Courtney is fascinated by these possibilities, and curious about how they’ll play out. “In some ways those ideas make me nervous, but it doesn’t feel right in this day and age to put this on stage in Melbourne with a bunch of guys with long swords,” he says.

In many ways, Macbeth is a story of action. Courtney talks about the speed of his character’s transformation from triumph to ambition to the commission of an act “so terrible that it unhinges him … He gives himself over to the idea of chaos” to the point where all is meaningless, then, with his dying breath, “attempts to restore a sense of honour”.

Finding the right context for this dramatic shift, Phillips says, is tricky. “The first act is almost like a thriller, rushing along, and the last two acts are the same.” Yet in the middle of the play “there’s a completely different kind of intensity”, revolving around the intimate psychological drama of the relationship between Macbeth and Lady Macbeth, his partner in ambition.

Finding the right Lady Macbeth was another piece of the puzzle, Phillips says. “Once I’d cast Jai, I knew what I was looking for, someone who could in some way match that energy.” Geraldine Hakewill, he says, “has a magnificence about her that works as the female to Jai’s male”.

On the surface, Courtney’s rise has been swift, although he doesn’t quite see it that way. After WAAPA and a couple of local TV gigs, his first significant break was in an American series, Spartacus: Blood and Sand, which was shot in New Zealand. Playing Varro, a Roman citizen turned gladiator to pay his gambling debts, “was a huge deal for me”, eight months’ work that meant leaving Australia and being part of a large-scale, well-resourced production.

He became close to the show’s star, Andy Whitfield, who died from non-Hodgkin’s lymphoma in 2011. He gave Courtney friendship and professional advice about what to do after his time on Spartacus was over. The experience of the show, Courtney says, gave him the impetus to go to Los Angeles and try his luck, as well as “something to talk about when I got there, and a little bit of money in my back pocket to stay alive while I was there”.

Michael Douglas caused a stir in 2015 when he suggested Australian and British actors were taking roles from American actors because they brought more to the screen. The British were better trained, and “with the Aussies”, Douglas said, “it’s the masculinity”. Courtney has heard this assertion about Australian performers many times, but he’s keen to point to other traits he thinks are just as important — what he describes as “a lack of fear in exploring vulnerability that isn’t the opposite of masculinity, that strengthens a character”.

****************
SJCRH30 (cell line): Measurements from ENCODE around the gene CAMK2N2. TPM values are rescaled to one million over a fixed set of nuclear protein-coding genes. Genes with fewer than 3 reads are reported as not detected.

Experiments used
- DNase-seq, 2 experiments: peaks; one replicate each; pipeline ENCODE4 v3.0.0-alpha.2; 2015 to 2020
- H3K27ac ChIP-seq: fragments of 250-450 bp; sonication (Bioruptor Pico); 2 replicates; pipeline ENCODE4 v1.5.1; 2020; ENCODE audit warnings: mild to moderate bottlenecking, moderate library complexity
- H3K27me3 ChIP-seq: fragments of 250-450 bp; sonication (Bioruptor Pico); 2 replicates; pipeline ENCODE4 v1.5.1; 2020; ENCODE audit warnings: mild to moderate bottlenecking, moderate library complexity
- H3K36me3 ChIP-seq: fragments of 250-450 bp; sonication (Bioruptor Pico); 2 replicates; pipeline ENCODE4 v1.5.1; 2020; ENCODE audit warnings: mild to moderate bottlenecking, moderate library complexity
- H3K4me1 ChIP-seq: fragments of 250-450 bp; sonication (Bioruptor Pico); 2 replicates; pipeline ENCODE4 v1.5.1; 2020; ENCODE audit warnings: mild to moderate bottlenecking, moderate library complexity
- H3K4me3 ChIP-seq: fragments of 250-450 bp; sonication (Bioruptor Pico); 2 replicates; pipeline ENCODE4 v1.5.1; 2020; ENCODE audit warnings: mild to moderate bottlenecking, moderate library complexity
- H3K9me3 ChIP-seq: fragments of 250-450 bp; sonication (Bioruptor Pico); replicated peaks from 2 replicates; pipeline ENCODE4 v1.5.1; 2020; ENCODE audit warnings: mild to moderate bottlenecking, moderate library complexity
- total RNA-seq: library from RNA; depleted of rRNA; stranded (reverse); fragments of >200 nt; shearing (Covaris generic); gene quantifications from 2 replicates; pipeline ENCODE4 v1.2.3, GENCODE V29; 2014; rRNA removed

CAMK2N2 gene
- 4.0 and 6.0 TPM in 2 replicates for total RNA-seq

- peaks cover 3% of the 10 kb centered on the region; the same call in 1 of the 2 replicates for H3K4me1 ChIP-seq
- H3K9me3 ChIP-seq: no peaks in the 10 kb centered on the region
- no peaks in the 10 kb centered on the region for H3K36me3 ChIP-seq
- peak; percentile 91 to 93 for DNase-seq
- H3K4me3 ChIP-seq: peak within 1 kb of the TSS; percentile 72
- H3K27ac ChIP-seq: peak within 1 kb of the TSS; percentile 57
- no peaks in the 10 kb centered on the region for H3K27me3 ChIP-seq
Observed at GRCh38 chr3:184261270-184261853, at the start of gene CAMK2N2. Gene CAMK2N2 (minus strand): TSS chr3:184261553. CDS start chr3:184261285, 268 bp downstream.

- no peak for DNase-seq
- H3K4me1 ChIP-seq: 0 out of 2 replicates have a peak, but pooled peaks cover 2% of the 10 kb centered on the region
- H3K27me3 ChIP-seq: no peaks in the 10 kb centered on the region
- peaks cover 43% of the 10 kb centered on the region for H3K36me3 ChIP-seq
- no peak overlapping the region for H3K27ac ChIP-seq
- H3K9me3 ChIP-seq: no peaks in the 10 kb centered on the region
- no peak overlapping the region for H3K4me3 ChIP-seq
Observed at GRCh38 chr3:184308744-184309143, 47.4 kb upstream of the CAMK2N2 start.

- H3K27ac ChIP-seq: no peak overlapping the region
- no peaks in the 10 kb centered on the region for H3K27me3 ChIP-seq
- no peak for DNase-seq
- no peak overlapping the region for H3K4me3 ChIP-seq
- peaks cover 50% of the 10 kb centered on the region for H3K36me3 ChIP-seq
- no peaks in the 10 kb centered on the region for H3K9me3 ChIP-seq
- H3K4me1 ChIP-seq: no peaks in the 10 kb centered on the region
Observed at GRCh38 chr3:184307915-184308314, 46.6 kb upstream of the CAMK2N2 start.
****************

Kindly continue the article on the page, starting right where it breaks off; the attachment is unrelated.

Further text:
In Los Angeles, he found representation and started to land roles. As well as the bad guy misguided enough to take on Cruise in action thriller Jack Reacher, he was Willis’s estranged son in A Good Day to Die Hard, the fifth movie in the Die Hard franchise. He was John Connor (the fourth actor to play the character) in Terminator Genisys; he was a member of a World War II aircrew in Angelina Jolie’s Unbroken; and he was a lieutenant-colonel trying to help identify the Anzac dead in Russell Crowe’s The Water Diviner.

He also appeared in a smaller film in Australia, Matthew Saville’s Felony, a police drama with a script by Joel Edgerton, who also stars in it. Courtney read the screenplay, he says, and pushed hard to be considered for a role, well before the project got off the ground: “I was desperate to come on board.” It’s a film full of moral ambiguity, in which characters make bad decisions for what they believe are good reasons. “At the centre of it you’ve got a man” — Edgerton’s character — “who’s done something really wrong,” Courtney says, “but somehow you want the best for him.” He gives a quiet, watchful performance as a cop who finds that good intentions are not enough.

There’s something about playing conflicted characters that appeals to him, he says. He has a film coming out in June called The Exception that gave him similar rewards: he plays a Wehrmacht soldier during World War II sent to investigate the exiled Kaiser Wilhelm II. “Christopher Plummer plays the kaiser and he’s just a dream to work with, it was such a privilege.”

Since that production, he says, it has been a while since he has been on a film set, by choice. To take a role, he says, “I had come to a point where it had to be about growth, in some sense. If it felt like a step backwards or I could have been taking it for the wrong reasons then I wasn’t going to do it.”

His biggest film, in budget and box-office terms, is Suicide Squad, a 2016 comic book adaptation that did well enough financially but didn’t find favour with critics or elements of the fan base. Courtney — who played a bombastic anti-hero supervillain who wields a boomerang and has a soft spot for a toy pink unicorn — is philosophical about its reception: “I loved the movie and we had a lot of fun doing it,” he says, but adds it could have been a victim of the intense anticipation built up around it.

He lost a bet with a fellow cast member, Queenslander Margot Robbie, over the result of a State of Origin game, and has the name of her home state tattooed on his wrist. “Not something I’m proud of,” he says. “But it makes a good story.”

He can look at his performance analytically, he says, when he watches a finished film. “I don’t necessarily enjoy watching myself. I think some things turned out better than others; some stuff I can’t watch again.” He’s just as interested in the work of others, he adds. “I want to hear the sound design and see how it’s edited — those elements you’re not privy to when you’re shooting are really fascinating to me.”